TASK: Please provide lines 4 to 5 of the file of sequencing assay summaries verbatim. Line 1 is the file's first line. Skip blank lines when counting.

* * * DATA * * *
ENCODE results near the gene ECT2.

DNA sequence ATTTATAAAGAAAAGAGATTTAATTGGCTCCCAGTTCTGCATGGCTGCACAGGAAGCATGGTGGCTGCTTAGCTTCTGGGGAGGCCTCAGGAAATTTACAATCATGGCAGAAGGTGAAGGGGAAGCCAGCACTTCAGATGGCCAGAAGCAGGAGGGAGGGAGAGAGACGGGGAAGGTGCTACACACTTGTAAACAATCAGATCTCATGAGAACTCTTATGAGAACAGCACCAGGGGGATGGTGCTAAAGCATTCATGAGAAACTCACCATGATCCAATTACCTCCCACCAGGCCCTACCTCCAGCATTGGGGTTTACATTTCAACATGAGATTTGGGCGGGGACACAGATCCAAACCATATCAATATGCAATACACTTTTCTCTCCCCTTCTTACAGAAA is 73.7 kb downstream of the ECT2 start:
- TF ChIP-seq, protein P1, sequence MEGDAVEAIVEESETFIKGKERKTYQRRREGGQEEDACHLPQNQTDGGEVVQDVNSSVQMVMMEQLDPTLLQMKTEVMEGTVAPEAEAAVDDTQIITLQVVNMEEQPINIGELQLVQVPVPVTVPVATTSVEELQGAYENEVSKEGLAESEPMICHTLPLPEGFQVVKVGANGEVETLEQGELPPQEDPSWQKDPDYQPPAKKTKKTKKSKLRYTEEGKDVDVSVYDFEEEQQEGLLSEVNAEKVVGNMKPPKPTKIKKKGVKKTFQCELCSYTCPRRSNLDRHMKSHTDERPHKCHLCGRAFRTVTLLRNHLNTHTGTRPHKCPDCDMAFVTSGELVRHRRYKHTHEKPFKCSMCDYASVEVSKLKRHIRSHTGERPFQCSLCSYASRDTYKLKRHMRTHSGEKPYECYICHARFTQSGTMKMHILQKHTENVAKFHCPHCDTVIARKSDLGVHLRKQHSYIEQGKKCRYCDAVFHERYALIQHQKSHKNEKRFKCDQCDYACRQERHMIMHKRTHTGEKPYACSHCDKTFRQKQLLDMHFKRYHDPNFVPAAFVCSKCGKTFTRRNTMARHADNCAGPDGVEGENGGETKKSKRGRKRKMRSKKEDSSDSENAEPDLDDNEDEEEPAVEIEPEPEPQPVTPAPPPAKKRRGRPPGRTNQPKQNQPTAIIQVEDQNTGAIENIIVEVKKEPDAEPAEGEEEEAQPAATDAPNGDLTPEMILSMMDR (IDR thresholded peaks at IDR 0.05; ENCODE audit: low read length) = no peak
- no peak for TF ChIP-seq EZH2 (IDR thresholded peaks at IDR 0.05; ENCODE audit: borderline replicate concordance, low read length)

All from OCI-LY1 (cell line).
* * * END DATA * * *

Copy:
- no peak for TF ChIP-seq EZH2 (IDR thresholded peaks at IDR 0.05; ENCODE audit: borderline replicate concordance, low read length)

All from OCI-LY1 (cell line).